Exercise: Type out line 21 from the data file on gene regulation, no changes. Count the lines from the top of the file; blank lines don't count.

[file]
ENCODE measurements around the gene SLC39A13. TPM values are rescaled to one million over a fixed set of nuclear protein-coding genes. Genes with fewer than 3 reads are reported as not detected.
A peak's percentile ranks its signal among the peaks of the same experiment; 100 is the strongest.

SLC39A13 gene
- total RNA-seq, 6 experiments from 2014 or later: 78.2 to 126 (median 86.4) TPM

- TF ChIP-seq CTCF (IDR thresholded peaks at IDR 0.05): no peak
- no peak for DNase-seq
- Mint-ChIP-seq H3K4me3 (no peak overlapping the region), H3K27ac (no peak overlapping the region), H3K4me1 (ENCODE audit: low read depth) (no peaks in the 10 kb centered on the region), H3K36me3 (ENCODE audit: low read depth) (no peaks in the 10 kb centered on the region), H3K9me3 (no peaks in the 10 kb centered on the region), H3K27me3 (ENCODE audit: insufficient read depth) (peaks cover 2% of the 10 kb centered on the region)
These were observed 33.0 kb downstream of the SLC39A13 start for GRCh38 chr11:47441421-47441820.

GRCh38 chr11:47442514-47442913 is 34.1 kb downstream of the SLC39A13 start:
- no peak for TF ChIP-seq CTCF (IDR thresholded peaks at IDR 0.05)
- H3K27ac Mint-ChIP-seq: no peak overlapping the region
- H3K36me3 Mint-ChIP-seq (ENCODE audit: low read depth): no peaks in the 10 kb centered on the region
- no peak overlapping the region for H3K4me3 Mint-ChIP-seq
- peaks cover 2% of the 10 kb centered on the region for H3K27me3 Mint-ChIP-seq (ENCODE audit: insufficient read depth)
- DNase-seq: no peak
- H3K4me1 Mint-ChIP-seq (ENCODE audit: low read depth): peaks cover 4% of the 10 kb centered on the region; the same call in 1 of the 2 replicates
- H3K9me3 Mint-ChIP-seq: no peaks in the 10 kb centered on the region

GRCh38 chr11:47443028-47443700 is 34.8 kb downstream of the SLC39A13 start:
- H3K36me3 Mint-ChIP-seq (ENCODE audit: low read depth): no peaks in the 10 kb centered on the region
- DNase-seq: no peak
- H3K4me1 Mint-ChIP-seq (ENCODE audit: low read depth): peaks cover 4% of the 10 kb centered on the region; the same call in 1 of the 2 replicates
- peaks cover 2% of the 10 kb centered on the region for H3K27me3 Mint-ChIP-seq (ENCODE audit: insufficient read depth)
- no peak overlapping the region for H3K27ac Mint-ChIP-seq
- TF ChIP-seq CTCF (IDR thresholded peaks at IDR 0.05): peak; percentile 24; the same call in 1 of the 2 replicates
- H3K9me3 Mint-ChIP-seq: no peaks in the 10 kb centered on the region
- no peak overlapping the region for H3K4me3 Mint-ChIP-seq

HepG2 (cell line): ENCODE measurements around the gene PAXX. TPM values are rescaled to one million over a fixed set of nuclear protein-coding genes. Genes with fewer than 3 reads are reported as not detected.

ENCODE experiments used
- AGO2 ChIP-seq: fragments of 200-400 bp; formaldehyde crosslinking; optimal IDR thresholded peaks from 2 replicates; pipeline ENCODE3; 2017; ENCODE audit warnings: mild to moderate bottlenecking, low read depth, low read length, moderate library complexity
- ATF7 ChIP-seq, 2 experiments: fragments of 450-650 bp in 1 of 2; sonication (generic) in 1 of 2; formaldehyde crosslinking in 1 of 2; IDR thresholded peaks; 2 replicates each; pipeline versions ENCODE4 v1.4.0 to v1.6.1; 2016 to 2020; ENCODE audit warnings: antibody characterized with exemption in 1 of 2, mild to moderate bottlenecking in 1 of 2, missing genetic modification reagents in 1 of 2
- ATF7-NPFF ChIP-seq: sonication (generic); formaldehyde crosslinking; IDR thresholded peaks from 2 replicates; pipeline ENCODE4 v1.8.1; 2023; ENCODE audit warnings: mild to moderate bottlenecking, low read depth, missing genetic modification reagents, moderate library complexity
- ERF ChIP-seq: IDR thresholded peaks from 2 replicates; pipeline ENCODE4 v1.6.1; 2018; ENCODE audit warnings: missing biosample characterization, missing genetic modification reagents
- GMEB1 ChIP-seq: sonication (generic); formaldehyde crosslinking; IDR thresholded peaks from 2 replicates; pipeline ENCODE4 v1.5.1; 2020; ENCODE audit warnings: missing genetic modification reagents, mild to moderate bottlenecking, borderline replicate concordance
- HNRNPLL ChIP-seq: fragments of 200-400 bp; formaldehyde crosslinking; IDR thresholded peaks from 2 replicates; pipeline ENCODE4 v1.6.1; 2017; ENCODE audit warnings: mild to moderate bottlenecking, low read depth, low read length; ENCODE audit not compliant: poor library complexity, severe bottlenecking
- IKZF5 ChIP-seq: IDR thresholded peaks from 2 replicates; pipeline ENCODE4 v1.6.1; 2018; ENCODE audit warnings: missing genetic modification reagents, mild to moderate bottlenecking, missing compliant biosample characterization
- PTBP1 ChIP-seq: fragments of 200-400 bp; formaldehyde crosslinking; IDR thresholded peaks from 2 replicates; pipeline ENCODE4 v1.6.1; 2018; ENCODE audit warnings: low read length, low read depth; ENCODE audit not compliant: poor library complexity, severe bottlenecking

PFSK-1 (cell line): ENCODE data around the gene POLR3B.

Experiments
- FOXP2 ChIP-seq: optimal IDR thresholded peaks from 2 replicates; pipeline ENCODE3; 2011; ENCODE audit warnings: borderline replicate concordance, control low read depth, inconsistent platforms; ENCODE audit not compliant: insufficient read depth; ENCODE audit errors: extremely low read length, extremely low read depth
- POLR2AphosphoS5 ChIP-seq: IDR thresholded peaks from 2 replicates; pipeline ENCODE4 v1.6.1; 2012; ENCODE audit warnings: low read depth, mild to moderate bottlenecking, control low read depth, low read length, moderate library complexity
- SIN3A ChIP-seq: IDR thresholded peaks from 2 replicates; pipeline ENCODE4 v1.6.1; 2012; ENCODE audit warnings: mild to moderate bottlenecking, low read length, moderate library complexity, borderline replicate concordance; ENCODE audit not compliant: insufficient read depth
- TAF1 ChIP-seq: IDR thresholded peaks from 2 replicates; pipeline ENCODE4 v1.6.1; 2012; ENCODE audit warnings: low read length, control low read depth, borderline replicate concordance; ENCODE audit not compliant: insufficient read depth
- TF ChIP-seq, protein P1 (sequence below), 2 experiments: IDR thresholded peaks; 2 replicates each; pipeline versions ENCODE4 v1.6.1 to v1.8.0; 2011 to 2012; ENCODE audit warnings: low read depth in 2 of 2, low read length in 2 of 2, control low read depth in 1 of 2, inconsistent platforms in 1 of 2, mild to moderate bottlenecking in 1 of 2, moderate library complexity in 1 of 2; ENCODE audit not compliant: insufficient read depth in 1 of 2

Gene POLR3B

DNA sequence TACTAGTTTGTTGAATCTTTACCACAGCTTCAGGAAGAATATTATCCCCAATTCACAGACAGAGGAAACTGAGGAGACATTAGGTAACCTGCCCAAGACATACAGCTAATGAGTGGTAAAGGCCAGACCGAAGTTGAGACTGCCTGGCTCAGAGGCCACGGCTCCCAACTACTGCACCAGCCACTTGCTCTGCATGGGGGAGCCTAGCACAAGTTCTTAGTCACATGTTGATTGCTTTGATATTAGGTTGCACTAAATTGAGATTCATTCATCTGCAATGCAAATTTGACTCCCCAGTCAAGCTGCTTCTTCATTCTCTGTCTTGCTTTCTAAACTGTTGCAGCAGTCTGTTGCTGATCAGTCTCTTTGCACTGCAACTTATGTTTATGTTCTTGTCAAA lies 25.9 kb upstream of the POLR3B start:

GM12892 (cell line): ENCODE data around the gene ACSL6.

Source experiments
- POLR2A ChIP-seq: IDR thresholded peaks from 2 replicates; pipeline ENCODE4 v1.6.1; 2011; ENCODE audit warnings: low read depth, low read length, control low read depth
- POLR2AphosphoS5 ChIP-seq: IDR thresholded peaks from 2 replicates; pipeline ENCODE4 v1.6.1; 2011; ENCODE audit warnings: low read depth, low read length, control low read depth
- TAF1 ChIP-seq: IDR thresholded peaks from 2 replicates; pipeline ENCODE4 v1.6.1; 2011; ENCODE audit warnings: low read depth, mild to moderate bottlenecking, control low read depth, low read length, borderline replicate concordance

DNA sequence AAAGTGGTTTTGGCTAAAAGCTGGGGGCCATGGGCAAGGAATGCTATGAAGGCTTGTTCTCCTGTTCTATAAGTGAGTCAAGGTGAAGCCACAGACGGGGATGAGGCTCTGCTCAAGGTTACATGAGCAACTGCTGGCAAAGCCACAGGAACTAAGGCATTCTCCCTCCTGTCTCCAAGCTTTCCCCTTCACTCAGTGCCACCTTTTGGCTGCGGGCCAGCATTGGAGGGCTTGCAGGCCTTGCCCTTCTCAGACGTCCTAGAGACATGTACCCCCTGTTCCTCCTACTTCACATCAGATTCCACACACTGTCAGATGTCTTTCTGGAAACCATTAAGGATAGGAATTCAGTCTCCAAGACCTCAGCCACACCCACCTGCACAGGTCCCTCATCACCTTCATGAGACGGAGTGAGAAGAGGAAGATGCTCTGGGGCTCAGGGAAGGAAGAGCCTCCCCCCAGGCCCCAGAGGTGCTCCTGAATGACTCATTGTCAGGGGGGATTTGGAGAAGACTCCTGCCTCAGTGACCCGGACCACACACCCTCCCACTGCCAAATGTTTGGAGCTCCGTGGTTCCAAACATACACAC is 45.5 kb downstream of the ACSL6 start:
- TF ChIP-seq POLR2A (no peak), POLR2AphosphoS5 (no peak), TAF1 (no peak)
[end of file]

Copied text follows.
- H3K4me1 Mint-ChIP-seq (ENCODE audit: low read depth): peaks cover 4% of the 10 kb centered on the region; the same call in 1 of the 2 replicates